Raleigh, N.C. — The State Board of Elections on Friday released the names of 28 people subpoenaed to testify in the campaign finance hearing of former Gov. Mike Easley.
The board has scheduled a hearing for Monday to question Easley and others about his campaign fundraising and spending. The hearing could last a week, officials said.
The subpoena list includes Easley, former Democratic Party officials Jerry Meek and Scott Falmlen, former Easley aides Cari Boyce and Ruffin Poole and former Revenue Secretary Muriel Offerman. Highway Patrol Capt. Alan Melvin, who headed Easley's security detail, and former state Department of Transportation board members Lannie Wilson and Cameron McRae also were subpoenaed.
McRae, a Bojangles' franchisee, hog baron Wendell Murphy and developers Gary Allen and Nick Garrett are among the political contributors subpoenaed in the case.
It's unclear who on the list will actually be called as witnesses, and some people who are called might exercise their constitutional right not to testify.
Questions surround amended finance reports Easley's campaign filed in April after previously failing to disclose the use of an SUV provided by a Red Springs car dealer. The campaign is also under scrutiny over unreported flights on private planes, which could have violated donation limits.
State law prohibits political contributions from corporations and limits individual donations to $4,000 per candidate in any election cycle.
"Every time that we have a peek inside this system, we see that it's still rotten," said Joe Sinsheimer, a Democratic political consultant whose campaign finance complaints sparked probes that led to the downfall of former House Speaker Jim Black and former Rep. Thomas Wright.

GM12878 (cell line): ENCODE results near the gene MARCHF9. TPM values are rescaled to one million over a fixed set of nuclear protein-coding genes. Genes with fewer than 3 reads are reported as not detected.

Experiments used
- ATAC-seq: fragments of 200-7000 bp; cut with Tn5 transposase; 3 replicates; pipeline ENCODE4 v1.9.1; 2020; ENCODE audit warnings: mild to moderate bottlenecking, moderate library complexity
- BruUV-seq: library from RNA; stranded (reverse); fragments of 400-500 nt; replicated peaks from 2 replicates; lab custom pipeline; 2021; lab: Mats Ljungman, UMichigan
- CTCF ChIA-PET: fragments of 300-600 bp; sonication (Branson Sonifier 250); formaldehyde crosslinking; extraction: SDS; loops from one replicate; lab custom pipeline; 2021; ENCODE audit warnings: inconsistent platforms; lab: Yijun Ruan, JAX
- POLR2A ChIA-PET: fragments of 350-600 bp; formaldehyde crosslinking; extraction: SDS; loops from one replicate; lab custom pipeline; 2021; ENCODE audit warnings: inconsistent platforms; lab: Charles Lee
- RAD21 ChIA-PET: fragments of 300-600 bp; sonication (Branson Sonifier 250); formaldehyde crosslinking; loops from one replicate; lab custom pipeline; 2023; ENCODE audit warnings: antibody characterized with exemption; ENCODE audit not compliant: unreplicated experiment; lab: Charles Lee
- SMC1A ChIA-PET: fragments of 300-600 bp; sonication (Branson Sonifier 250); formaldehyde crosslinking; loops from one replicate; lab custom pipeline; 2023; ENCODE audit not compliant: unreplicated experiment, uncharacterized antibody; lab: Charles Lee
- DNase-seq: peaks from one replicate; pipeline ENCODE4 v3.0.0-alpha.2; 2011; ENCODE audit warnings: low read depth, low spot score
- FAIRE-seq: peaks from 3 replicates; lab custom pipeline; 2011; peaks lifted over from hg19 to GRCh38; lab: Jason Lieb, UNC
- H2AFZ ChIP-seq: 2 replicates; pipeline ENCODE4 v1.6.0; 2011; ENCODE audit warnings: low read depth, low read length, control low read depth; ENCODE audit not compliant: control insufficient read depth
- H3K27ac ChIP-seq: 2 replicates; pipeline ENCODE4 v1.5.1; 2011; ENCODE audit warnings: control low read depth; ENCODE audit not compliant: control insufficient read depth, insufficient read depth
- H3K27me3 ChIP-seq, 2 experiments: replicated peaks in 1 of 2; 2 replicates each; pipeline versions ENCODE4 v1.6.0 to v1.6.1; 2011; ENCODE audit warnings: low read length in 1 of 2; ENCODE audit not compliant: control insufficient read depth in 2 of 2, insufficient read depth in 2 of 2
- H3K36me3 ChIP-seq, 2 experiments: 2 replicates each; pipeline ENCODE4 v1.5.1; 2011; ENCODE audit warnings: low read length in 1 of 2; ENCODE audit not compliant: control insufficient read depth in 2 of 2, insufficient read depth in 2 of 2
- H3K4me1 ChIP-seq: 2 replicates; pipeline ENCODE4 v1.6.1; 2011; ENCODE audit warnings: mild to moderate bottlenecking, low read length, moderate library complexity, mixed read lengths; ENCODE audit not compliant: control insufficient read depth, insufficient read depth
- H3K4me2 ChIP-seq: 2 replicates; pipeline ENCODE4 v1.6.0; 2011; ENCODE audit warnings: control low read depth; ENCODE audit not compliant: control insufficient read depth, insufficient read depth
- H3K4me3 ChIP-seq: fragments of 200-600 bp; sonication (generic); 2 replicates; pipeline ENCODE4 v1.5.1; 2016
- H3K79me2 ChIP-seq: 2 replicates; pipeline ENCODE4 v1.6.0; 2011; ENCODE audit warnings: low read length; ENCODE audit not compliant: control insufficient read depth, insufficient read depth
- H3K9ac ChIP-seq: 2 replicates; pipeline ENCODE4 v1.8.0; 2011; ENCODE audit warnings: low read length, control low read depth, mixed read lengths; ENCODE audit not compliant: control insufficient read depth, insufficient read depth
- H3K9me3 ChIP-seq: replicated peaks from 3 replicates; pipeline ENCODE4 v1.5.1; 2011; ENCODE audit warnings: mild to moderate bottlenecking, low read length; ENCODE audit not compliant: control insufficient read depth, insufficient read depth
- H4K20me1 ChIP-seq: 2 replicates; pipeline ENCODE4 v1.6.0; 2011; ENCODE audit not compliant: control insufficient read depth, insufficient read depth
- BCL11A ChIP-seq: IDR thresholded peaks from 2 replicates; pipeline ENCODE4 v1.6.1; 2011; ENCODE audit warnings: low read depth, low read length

"One of the things that we may get into next week is, did any of the folks that were giving large sums of money (to the Democratic Party) designate those funds for Gov. Easley," Sinsheimer said.
Meanwhile, two former lawmakers sent a letter to the elections board Friday, demanding that Chairman Larry Leake recuse himself from the hearing. Former state Sens. Fern Shubert and Hugh Webster contend that one of the private flights Easley took was on a corporate jet to a fundraiser Leake hosted at his Mars Hill home.
"We believe it is important that the hearings and investigation go forward, but we strongly believe Mr. Leake's continued involvement risks tainting the process," Shubert and Webster wrote.
Easley is the first former governor to go before the elections board. The board could take no action or issue a fine or reprimand. The board's findings could also be turned over to the Wake County District Attorney's Office for possible criminal prosecution.